Scientists discover how to restore carbon-rich peatlands using Rapid Evidence Review method
A new study by Monash University researchers has applied the Rapid Evidence Review method for the first time to peatland conservation and suggests the technique can be applied to other environmental problems.
The Rapid Evidence Review method was originally developed to address issues in the health care sector.
The study, led by Dr Jessica Walsh from the School of Biological Sciences is published in Biological Conservation.
Peatlands are among the world’s most spectacular wetlands.
Not only do they support hundreds of unique and threatened species, but they also store over a third of the world’s carbon stocks.
The ongoing loss and degradation of peatlands have significant consequences for biodiversity but could also create a climate catastrophe as peatlands that dry out release their stored carbon.
“The need to protect and restore degraded peatlands has never been greater,” said lead-author Dr Jessica Rowland, also from the School of Biological Sciences.
“The large wildfires in the Arctic in 2021 demonstrate what can happen when these precious ecosystems are allowed to degrade,” she said.
Dr Rowland said managers need access to the best available evidence to allow them to effectively protect and restore peatland ecosystems.
“With 2021 marking the start of the UN Decade of Restoration, we need better evidence about how to effectively restore degraded ecosystems,” Dr Walsh said.
“Our study demonstrates how a rapid approach to summarising the best available evidence can identify effective approaches to protecting these critical peatland ecosystems.”
To achieve this, the research team drew on evidence review science through the Monash Sustainable Development Institute’s Evidence Review Service, which is led by Associate Professor Peter Bragge.
Traditional approaches to systematic reviews of evidence can involve months and even years of painstaking searching for, selecting, appraising and summarising all the relevant research studies for a specific topic.
In recent years ‘rapid reviews’ have emerged, which bring together existing research reviews that have already done a lot of the ‘grunt work’ of finding individual research papers.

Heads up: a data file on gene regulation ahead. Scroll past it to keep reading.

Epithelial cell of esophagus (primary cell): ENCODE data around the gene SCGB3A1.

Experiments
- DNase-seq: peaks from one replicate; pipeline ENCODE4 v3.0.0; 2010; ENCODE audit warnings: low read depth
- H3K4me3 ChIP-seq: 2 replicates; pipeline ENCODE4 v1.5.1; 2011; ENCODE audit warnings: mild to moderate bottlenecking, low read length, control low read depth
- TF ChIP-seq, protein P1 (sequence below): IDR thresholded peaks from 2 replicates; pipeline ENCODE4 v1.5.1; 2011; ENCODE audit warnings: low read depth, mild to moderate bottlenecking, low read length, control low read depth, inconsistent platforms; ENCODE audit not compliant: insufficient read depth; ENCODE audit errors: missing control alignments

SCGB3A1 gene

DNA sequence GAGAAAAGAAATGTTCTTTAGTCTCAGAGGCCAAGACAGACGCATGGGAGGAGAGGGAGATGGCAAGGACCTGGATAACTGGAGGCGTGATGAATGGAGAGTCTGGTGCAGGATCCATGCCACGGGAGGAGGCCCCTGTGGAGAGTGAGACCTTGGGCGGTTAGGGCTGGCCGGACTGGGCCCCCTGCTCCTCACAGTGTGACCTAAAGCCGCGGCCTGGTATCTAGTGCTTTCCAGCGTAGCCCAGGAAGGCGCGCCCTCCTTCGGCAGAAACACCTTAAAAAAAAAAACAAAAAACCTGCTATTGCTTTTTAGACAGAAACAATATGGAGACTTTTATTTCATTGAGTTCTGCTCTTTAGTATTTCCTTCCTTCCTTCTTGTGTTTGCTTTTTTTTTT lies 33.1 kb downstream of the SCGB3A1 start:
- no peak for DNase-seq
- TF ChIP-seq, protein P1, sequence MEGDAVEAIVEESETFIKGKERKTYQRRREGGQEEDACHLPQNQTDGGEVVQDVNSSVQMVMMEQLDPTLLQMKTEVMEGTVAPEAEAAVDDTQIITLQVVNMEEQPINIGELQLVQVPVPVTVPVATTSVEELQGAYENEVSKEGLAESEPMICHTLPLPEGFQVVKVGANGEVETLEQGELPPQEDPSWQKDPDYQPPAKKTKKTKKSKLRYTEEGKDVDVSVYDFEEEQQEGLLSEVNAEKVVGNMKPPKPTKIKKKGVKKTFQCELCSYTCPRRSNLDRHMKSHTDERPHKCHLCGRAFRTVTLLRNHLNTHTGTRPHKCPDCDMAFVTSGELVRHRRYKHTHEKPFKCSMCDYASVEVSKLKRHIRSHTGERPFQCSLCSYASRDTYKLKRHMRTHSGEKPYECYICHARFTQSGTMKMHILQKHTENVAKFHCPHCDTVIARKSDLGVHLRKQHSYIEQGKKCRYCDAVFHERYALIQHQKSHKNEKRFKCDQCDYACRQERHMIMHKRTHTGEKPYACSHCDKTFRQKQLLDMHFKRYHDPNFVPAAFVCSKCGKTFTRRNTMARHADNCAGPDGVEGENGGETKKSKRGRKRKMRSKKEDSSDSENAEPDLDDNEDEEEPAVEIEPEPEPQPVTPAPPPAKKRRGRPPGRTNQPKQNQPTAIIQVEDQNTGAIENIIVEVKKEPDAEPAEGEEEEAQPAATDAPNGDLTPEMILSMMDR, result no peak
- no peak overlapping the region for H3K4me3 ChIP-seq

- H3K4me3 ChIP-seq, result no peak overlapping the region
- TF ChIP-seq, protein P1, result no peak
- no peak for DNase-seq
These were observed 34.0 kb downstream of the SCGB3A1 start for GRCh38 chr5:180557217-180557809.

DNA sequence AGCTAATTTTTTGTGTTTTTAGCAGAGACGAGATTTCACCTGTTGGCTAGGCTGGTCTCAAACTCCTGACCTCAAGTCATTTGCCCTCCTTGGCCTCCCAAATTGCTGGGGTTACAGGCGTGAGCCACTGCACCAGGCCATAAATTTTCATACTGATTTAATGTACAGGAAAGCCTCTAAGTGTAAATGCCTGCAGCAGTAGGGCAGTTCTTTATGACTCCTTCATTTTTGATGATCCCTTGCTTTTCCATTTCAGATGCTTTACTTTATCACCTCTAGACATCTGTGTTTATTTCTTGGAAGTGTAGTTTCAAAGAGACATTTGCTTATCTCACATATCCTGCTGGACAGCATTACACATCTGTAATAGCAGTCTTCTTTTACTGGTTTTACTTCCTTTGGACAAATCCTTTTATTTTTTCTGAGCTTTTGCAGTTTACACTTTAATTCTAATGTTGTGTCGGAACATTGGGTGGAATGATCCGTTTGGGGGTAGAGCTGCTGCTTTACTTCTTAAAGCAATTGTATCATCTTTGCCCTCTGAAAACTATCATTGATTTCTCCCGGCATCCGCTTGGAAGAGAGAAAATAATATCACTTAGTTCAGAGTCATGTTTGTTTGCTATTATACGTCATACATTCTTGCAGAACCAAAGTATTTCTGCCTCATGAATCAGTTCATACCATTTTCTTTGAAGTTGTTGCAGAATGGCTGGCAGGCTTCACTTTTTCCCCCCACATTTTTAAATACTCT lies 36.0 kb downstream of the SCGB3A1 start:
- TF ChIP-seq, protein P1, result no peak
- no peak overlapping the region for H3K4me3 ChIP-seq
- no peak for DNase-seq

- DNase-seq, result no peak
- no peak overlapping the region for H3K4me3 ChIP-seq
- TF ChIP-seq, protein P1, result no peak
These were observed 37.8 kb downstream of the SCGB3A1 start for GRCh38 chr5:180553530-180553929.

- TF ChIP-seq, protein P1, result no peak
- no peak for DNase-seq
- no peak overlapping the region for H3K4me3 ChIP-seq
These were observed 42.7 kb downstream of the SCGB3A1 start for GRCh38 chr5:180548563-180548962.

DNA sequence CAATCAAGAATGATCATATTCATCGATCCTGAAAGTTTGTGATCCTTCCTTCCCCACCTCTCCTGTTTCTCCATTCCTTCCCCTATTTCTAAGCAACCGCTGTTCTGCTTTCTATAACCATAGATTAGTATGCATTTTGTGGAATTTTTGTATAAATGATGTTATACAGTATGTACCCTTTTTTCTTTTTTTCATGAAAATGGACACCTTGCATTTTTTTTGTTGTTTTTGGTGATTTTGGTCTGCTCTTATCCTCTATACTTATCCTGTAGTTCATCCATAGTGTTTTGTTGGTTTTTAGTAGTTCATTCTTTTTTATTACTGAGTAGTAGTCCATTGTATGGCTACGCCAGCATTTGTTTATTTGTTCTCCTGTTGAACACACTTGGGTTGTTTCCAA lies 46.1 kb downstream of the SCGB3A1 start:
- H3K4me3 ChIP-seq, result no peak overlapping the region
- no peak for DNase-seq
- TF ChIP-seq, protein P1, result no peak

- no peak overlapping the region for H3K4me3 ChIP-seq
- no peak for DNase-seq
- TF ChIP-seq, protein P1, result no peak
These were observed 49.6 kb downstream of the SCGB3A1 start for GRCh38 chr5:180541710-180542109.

“Policymakers and practitioners require evidence to support decisions and actions in much shorter timeframes than what traditional review approaches can deliver, and this demand for rapid reviews has been supercharged by the COVID-19 pandemic,” said Associate Professor Bragge.
Another innovation of the review was the creation of a visual map that enabled an at-a-glance view of where interventions were well-supported (and less well-supported) by the evidence.
“These rapid review methods are valuable because they can be applied to other environmental problems in urgent need of evidence,” Dr Walsh said.
“To restore peatlands we need to know which management actions work and under what settings.
“We found that successful restoration of peatlands required looking across the entire ecosystem because peatland hydrology, chemistry and biodiversity are intrinsically linked.”
Actions to restore high water levels and increase plant cover were key for enhancing the recovery of peatlands. But stopping further degradation was also important, such as ending damage from hard-hooved animals and minimising drying out of soils.
This research was funded by the Monash University Data Futures Institute, through a grant that fosters interdisciplinary collaborations that use data science and AI to work towards the UN Sustainable Development Goals.